NOTE: In this exercise, you will be given agar containing an indicator chemical called phenolphthalein. When phenolphthalein is exposed to the normal alkaline conditions in the agar, it will look pink. But when it is exposed to neutral or acidic conditions, it changes from pink to clear. You will make different size and shaped agar cubes as a model for cells to study the impact of cell size and shape on diffusion rate.
To make the first set of cells, measure out and cut a small cube of agar where each side measures one centimeter.
Next, measure and cut out a medium cell cube with sides of 2 cm and a large cell of 3 cm on each side.
Knowing the length of the sides of your cube cells, calculate their surface area using this equation, where lower case a represents the length of the sides: Surface Area = 6a^2
Then, use the same length value and the equation below to calculate the volume of each cube and add these to the table: Volume = a^3 HYPOTHESES: The experimental hypothesis might be that the acid will diffuse completely to the center of the small cell faster than the medium and large cells. The null hypothesis could be that the acid will diffuse to the center of the small and two larger cubes at around the same time.
Add 100 mL of 0.1 M HCl to each of the three 400 mL beakers to make the diffusion baths.
Working in a team, have one experimenter ready with the timer and the second and third experimenters ready to drop each cube into one of the beakers.
When the first experimenter says go, simultaneously drop all three cubes into their respective beakers and start the timer.
Observe carefully until one of the cubes becomes completely clear or 10 min have passed.
Stop the timer, remove the agar cubes from the beakers and place the cubes into a Petri dish.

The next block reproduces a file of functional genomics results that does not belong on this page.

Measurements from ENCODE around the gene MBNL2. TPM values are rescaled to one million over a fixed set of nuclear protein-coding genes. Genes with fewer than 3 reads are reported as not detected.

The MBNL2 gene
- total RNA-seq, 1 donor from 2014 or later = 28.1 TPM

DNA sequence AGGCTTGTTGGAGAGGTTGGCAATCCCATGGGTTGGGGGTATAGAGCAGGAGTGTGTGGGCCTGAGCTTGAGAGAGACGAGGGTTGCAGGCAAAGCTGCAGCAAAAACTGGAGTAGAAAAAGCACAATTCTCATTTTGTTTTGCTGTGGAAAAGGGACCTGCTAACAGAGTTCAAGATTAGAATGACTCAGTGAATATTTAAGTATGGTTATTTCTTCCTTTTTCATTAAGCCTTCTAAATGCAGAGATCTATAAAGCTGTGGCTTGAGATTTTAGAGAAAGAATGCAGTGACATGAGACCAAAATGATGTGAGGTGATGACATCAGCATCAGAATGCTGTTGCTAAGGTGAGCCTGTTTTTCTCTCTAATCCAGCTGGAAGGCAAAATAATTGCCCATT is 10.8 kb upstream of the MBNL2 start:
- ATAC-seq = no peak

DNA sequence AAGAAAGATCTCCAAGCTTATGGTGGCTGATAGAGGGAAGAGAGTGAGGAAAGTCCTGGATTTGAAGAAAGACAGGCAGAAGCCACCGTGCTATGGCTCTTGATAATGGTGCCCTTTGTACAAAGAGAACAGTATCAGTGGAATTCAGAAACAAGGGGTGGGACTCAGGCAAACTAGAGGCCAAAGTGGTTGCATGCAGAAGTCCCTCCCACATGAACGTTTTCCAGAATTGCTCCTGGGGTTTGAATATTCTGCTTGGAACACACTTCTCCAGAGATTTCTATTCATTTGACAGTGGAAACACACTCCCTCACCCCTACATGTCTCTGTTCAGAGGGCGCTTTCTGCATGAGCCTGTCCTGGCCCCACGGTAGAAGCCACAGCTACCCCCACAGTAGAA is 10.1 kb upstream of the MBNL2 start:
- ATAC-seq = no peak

Make a note of which of the three cells became clear or had the smallest remaining pink area. Then, also note which cell had the most remaining pink agar.
Next, in Table 1, calculate the surface area to volume ratio for each cell. Surface Area: Volume Ratio = (surface area)/volume
As the cell size increases, note whether the surface area to volume ratio increases or decreases. Also consider whether this correlates with your observation of the depth of diffusion into the agar cells. If cells rely on diffusion to deliver essential nutrients and molecules to the whole cell, discuss with your group if it would be better to have a smaller or larger surface area to volume.
Now, with the remaining agar, cut three rectangular shaped blocks of different sizes and record their length, width, and height. This will test what happens when the shapes of cells are different.
Calculate the surface area of your rectangular cells using the formula below, where length is l, width is w, and height is h. Surface Area = 2lw + 2lh + 2wh
Then, calculate the volume of your rectangles using this formula: Volume = l * w * h
Repeat the experiment by dropping the new shapes into the hydrochloric acid solution for 10 min or until one cube becomes completely clear.
Remove the cell shapes from the solutions and observe the depth that the hydrochloric acid diffused into each of these cells, and which shapes have the smallest and largest remaining pink areas not reached by the solute.
Using the surface area and volume data you recorded for your rectangular shapes, calculate the surface area to volume ratio of these cells. Surface Area: Volume Ratio = (surface area)/volume
Consider whether these values correlate to which cells had the most and least complete diffusion. Additionally, discuss with the group whether these rectangular cells displayed a similar or different pattern of diffusion to that observed with the cube shaped cells, and what this might mean.